If a public statement of truth by Kelly has a greater impact on a recruit than the one-on-one interaction between school and prospect, that prospect likely would choose another school anyway.

In a recent interview with Irish Illustrated, former Notre Dame tight end John Carlson said he would not have been accepted to the University were it not for his gridiron prowess. The level of academic competition in the admissions process versus thousands of well-qualified students would have made his application just another “good application.”

Yet Carlson thrived in the classroom at Notre Dame. He might not have been as qualified as many of the academically elite that applied because his focus veered toward his athletic side as a physically gifted 6-foot-6, 240-pound athlete.

Carlson, of course, is not the type of student-athlete Notre Dame has difficulty attracting. He comes from a family of educators. It’s the student-athletes who don’t readily project to a school like Notre Dame who must be coerced into thinking they can succeed if they go the extra mile, a mile they normally don’t have to traverse at a state school.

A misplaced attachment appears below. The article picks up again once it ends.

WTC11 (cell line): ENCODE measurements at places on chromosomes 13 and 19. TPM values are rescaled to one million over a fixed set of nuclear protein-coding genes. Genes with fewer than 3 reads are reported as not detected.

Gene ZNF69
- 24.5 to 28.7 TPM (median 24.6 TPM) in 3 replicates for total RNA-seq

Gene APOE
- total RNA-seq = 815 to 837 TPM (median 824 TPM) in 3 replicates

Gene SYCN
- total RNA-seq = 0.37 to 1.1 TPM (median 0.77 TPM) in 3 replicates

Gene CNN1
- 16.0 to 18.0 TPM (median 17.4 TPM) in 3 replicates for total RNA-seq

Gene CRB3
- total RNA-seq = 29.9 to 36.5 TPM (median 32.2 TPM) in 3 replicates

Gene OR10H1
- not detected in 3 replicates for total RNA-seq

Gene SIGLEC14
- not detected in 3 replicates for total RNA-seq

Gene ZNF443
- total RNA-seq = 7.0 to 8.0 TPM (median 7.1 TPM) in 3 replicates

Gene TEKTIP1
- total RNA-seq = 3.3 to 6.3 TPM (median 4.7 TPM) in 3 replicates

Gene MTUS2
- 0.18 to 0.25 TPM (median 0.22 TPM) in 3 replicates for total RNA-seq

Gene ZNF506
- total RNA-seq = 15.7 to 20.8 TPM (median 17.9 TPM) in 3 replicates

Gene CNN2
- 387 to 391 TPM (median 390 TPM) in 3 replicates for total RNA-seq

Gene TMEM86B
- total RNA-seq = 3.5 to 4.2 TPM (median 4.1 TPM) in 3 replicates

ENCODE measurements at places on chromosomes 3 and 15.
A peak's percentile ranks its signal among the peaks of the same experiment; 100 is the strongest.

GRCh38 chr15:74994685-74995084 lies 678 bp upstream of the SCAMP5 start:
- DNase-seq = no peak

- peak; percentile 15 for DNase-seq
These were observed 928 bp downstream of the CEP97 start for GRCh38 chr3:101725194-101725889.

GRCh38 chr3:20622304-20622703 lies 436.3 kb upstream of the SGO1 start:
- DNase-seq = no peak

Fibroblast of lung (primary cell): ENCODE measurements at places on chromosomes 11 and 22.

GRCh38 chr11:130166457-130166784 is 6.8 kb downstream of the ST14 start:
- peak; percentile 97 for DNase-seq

Kelly may have been making a bit of a public plea to give his football players a better chance to succeed at Notre Dame, such as dropping the academic workload from 15 to 12 credit hours during the football season as opposed to fast-tracking football players to graduate in three-and-a-half years.

What gained little traction was the second paragraph of Kelly’s public statement regarding Notre Dame night games, which he also referenced during the 2014 season.

Since Kelly began his first year at Notre Dame in 2010, night games have escalated, in fact, doubled. Twenty-nine of the 65 games Kelly has coached for Notre Dame – 44.6 percent -- have come at night, a vast majority of which have been on the road, which means late Saturday night travel on a regular basis. It takes a toll.

There have been as many Notre Dame night games in the last five seasons – 29 -- as there were in the 10 seasons before that (2000-09) combined.